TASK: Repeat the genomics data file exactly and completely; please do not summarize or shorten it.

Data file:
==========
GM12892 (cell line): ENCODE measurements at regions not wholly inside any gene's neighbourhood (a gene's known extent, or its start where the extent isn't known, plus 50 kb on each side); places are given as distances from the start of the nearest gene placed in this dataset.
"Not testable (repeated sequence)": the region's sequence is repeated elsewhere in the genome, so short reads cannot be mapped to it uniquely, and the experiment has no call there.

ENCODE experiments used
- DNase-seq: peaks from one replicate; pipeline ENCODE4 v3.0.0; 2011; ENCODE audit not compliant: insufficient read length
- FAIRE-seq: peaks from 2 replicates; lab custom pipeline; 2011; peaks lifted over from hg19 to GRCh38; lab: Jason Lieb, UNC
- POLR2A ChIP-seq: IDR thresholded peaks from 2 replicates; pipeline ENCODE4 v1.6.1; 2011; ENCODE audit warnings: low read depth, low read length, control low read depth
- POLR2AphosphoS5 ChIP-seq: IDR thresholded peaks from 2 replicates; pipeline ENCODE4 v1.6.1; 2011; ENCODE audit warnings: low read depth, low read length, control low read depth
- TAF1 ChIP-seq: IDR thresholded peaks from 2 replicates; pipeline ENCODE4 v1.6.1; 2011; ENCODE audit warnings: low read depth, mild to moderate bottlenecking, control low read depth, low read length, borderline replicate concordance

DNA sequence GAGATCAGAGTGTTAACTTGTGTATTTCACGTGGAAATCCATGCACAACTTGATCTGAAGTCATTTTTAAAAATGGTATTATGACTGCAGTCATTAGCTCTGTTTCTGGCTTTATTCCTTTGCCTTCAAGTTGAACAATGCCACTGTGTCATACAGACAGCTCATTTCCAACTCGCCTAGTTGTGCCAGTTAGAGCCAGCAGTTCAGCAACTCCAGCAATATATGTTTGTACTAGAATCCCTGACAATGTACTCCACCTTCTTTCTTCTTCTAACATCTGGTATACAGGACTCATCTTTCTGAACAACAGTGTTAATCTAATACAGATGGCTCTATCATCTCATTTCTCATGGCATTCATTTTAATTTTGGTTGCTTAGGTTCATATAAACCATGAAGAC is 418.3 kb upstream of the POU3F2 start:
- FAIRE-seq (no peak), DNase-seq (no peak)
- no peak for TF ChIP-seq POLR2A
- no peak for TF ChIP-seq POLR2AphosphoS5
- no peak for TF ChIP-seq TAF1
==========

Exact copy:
GM12892 (cell line): ENCODE measurements at regions not wholly inside any gene's neighbourhood (a gene's known extent, or its start where the extent isn't known, plus 50 kb on each side); places are given as distances from the start of the nearest gene placed in this dataset.
"Not testable (repeated sequence)": the region's sequence is repeated elsewhere in the genome, so short reads cannot be mapped to it uniquely, and the experiment has no call there.

ENCODE experiments used
- DNase-seq: peaks from one replicate; pipeline ENCODE4 v3.0.0; 2011; ENCODE audit not compliant: insufficient read length
- FAIRE-seq: peaks from 2 replicates; lab custom pipeline; 2011; peaks lifted over from hg19 to GRCh38; lab: Jason Lieb, UNC
- POLR2A ChIP-seq: IDR thresholded peaks from 2 replicates; pipeline ENCODE4 v1.6.1; 2011; ENCODE audit warnings: low read depth, low read length, control low read depth
- POLR2AphosphoS5 ChIP-seq: IDR thresholded peaks from 2 replicates; pipeline ENCODE4 v1.6.1; 2011; ENCODE audit warnings: low read depth, low read length, control low read depth
- TAF1 ChIP-seq: IDR thresholded peaks from 2 replicates; pipeline ENCODE4 v1.6.1; 2011; ENCODE audit warnings: low read depth, mild to moderate bottlenecking, control low read depth, low read length, borderline replicate concordance

DNA sequence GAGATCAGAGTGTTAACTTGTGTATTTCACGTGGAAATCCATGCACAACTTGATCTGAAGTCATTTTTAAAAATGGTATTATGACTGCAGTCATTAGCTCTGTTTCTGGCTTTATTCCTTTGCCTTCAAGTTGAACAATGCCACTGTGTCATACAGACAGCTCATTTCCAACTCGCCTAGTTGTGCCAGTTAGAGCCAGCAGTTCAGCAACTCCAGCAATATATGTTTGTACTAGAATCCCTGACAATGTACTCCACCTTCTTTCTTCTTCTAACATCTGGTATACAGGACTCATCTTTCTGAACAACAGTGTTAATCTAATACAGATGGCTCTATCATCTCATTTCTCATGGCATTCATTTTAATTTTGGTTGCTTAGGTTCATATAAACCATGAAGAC is 418.3 kb upstream of the POU3F2 start:
- FAIRE-seq (no peak), DNase-seq (no peak)
- no peak for TF ChIP-seq POLR2A
- no peak for TF ChIP-seq POLR2AphosphoS5
- no peak for TF ChIP-seq TAF1